New England Wreck Diving

One of the biggest challenges on the Northeast coast is wreck diving.  I recall several that were memorable.  The one that I remember the most was diving on the wreck of the Chester A. Poling only a few months after it broke in two and sank in January just off the coast of Gloucester, Massachusetts.  My diving buddy had just bought a new dive boat and was anxious to try it out.  It was a sunny day in July, 1977 when we launched the boat from a public boat ramp.  The site was about a mile from the Eastern point of Gloucester Harbor, but the Coast Guard had removed a buoy that marked the spot since too many people had tried to dive on her.  We were lucky this day as the water was uncharacteristically clear for New England.  We were able to spot the broken stern section through the clear water in about 60 ft. although the superstructure was at 25 feet below the surface.  We descended and I must say, seeing a sunken freighter, with clean bulkheads and laundry still hanging from the various poles and hooks was eerie.  We went inside a couple of cabins, but I was claustrophobic.  I did manage to get a brass piece from one of the portholes which only required a single bolt removal.  I had it polished and engraved as a remembrance of this dive. This was one of the most spectacular wreck dives I have made because of the good visibility, the souvenir, and the newness of the wreck itself.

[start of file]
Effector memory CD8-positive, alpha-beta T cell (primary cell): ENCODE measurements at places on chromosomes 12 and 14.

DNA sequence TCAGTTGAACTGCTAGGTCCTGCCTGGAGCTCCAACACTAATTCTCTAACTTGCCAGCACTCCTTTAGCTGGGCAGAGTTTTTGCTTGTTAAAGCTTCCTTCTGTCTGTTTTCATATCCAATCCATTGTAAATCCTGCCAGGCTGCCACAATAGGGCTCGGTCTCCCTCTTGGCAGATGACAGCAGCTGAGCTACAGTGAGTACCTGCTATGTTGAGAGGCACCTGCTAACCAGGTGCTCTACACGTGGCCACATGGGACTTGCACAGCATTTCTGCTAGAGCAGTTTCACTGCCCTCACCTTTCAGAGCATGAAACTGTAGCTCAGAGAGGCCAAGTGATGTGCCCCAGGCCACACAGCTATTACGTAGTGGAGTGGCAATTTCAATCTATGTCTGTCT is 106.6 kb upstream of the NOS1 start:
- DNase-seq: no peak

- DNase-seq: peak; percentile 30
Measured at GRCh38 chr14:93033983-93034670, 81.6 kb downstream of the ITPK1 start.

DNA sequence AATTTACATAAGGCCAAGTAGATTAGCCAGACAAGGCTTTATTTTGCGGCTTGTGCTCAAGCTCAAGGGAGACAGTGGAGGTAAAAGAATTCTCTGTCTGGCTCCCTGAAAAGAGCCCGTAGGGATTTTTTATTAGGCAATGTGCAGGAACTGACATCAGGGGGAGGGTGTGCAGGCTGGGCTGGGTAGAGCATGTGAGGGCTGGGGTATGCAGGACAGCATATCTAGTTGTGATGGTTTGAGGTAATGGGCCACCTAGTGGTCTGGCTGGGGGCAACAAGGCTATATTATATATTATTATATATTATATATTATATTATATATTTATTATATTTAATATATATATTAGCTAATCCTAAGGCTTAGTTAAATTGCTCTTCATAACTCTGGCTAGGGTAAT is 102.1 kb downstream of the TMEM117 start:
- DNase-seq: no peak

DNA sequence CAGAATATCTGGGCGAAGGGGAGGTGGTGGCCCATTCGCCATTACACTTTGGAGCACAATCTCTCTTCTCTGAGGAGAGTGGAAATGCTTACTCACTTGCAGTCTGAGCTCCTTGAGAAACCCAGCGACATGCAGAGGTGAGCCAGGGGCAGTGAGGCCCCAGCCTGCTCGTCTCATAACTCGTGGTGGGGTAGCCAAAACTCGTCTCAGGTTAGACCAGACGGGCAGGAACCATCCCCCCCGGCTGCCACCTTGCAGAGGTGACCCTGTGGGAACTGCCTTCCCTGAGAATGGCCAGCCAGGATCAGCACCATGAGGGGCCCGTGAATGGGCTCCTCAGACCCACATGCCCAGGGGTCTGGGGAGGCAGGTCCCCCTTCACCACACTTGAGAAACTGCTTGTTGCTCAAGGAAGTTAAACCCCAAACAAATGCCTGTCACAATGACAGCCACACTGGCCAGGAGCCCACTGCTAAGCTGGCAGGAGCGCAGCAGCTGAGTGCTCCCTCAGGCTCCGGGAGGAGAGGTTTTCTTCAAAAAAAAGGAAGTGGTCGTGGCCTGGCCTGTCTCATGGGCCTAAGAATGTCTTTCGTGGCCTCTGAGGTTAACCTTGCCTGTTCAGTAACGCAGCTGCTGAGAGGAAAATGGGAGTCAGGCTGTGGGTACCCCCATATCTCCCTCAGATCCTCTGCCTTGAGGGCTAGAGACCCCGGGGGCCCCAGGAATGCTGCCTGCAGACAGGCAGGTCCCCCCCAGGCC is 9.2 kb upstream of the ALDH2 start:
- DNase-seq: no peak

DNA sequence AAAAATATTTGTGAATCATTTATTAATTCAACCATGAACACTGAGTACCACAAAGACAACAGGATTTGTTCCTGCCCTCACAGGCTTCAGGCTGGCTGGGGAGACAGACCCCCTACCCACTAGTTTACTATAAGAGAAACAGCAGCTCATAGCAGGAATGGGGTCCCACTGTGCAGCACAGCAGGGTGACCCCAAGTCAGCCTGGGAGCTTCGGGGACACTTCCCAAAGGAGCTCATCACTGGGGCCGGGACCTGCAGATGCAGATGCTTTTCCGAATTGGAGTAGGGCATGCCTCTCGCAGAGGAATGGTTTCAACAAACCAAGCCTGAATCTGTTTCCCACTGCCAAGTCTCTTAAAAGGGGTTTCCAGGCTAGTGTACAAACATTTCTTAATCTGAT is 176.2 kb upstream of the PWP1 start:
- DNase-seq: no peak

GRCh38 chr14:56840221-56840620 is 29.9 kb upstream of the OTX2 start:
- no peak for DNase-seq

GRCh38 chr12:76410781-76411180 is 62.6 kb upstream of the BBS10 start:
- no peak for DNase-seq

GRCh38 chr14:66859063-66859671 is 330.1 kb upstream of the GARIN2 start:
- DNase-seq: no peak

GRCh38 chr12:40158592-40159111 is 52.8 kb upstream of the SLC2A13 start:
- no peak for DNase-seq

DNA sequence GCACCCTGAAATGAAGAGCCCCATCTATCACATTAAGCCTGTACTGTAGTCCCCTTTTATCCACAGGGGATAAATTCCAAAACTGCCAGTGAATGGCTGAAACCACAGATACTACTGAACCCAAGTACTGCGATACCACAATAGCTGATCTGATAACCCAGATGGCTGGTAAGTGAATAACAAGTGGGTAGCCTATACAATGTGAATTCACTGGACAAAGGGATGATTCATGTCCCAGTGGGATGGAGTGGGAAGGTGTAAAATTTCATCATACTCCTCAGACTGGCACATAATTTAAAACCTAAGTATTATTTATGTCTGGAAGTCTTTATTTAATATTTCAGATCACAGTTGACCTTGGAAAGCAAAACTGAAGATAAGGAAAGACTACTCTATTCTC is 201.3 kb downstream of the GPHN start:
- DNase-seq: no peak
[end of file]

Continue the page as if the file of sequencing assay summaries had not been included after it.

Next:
There are may good wreck dives in New England, although New Jersey seems to have the reputation for wrecks.  I found that the area around Block Island, Rhode Island combines good wrecks with reasonable bottom conditions and fair visibility.

Good hunting!